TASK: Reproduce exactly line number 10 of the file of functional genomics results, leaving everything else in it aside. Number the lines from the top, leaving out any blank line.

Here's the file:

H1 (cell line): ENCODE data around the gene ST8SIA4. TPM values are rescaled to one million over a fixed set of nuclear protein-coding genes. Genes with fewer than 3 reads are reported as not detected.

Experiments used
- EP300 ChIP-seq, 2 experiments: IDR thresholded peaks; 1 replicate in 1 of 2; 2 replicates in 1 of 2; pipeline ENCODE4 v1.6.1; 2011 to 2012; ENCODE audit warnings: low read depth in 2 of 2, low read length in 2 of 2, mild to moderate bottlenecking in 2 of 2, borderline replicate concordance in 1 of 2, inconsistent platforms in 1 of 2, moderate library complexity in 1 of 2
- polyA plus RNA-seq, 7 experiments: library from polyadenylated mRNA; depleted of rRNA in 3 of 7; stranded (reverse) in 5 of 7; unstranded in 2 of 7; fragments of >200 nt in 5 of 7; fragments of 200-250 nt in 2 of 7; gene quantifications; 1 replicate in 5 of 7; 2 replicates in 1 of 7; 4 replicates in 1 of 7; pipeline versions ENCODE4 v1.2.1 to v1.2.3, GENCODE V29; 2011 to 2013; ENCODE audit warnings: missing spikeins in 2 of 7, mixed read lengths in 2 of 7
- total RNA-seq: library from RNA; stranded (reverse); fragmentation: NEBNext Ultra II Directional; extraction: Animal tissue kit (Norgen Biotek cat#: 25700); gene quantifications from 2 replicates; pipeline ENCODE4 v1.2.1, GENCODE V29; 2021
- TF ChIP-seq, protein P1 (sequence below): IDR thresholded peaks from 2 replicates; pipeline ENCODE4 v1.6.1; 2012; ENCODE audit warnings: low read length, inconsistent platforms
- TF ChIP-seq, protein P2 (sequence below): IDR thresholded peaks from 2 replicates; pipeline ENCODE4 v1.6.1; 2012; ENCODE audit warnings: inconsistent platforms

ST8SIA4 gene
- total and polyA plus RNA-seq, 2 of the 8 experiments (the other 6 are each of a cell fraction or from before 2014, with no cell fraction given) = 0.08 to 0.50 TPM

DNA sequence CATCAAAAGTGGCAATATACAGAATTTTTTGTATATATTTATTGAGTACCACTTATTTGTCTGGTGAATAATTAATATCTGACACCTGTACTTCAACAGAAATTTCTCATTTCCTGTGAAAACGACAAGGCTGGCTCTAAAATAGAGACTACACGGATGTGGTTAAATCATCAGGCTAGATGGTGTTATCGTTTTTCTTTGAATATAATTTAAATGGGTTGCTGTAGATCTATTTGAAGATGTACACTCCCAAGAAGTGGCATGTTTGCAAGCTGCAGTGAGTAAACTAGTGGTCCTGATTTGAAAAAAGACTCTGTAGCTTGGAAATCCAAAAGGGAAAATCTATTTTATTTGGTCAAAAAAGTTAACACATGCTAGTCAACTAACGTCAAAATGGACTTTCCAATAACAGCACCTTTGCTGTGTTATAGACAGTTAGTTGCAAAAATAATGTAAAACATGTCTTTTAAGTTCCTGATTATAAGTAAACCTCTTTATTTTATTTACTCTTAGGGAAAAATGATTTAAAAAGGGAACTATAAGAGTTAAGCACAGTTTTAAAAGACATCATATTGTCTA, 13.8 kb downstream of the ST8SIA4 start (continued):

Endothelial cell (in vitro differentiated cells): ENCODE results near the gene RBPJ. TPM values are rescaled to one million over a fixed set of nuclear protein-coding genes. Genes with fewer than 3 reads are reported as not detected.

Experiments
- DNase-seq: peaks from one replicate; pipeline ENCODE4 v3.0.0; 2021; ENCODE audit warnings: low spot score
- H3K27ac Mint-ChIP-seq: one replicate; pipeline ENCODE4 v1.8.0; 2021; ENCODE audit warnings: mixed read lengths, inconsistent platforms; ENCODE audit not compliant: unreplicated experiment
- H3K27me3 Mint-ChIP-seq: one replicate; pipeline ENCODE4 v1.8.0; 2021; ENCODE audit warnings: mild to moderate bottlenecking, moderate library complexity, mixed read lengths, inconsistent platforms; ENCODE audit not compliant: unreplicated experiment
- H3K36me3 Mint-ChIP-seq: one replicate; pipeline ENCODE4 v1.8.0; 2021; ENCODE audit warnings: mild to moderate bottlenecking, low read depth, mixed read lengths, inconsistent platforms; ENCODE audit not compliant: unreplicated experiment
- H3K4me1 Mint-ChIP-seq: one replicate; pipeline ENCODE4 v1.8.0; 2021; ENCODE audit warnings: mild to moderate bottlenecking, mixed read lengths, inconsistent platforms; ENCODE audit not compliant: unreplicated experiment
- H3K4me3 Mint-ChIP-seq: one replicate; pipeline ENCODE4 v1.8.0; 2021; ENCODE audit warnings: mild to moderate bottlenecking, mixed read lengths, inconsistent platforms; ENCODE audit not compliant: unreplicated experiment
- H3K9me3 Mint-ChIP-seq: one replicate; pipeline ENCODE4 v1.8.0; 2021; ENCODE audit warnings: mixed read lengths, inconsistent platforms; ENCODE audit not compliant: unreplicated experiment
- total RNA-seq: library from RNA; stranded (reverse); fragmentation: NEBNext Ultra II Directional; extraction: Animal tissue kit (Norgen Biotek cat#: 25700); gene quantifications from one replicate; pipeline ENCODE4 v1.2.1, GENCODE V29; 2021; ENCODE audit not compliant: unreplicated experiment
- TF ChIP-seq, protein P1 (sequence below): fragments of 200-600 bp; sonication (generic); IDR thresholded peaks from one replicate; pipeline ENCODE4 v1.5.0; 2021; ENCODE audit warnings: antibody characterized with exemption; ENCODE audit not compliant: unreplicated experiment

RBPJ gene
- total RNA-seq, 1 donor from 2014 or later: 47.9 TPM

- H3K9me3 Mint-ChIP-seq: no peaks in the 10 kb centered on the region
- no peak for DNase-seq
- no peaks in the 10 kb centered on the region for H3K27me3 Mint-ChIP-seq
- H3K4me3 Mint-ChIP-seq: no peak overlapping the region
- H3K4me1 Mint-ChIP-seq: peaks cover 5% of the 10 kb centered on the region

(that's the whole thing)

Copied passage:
DNA sequence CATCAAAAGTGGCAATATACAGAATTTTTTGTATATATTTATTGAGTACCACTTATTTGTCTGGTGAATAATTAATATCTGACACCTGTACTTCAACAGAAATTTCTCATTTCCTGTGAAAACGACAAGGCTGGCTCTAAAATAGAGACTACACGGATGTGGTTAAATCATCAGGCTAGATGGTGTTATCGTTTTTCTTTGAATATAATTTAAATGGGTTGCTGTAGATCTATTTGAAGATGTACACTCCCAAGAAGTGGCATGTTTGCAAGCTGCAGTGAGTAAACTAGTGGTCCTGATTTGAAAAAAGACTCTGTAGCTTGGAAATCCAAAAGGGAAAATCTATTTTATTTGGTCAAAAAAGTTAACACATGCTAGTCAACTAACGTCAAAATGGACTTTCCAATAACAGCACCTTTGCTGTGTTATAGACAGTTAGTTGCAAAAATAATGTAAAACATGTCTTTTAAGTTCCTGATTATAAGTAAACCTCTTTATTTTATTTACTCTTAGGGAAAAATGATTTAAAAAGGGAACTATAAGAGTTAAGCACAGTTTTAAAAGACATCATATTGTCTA, 13.8 kb downstream of the ST8SIA4 start (continued):